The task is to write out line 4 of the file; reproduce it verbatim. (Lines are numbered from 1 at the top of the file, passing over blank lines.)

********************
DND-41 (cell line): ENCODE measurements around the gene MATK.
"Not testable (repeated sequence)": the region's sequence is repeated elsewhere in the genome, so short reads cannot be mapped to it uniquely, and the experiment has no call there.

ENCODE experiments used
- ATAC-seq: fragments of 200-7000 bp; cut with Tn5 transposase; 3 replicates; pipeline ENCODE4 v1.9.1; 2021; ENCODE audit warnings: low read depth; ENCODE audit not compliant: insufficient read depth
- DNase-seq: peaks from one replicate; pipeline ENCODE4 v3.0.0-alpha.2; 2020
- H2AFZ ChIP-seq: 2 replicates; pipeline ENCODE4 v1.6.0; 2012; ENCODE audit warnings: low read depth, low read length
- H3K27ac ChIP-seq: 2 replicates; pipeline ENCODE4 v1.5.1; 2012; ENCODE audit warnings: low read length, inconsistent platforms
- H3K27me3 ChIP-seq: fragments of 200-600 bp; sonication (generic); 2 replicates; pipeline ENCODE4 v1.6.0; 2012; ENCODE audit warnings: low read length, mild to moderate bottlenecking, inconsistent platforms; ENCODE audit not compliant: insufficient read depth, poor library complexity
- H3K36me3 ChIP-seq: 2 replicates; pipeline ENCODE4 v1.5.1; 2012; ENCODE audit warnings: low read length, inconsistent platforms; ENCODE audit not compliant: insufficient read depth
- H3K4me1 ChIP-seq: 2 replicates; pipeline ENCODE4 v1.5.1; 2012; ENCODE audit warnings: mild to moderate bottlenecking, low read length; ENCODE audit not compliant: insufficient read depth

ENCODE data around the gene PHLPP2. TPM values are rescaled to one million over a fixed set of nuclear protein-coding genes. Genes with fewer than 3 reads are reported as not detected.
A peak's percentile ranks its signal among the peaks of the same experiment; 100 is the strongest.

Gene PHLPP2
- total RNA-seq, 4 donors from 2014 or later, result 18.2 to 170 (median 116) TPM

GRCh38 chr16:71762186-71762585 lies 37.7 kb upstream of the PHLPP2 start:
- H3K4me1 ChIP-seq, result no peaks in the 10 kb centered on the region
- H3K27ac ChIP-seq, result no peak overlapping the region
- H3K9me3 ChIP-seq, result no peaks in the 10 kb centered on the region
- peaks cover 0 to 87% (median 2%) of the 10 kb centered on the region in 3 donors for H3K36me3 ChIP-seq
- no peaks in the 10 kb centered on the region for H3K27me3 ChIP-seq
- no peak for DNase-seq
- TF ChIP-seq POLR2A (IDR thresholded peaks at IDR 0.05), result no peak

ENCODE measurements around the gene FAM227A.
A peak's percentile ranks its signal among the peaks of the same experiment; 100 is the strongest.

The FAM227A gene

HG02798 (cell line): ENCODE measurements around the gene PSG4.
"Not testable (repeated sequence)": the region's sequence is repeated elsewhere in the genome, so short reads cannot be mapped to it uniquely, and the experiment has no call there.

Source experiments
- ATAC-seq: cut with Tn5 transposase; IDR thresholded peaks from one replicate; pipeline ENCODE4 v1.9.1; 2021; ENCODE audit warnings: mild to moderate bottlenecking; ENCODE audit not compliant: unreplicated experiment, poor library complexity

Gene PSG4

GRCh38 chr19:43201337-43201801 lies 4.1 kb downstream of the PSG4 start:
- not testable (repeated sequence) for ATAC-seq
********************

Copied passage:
- ATAC-seq: fragments of 200-7000 bp; cut with Tn5 transposase; 3 replicates; pipeline ENCODE4 v1.9.1; 2021; ENCODE audit warnings: low read depth; ENCODE audit not compliant: insufficient read depth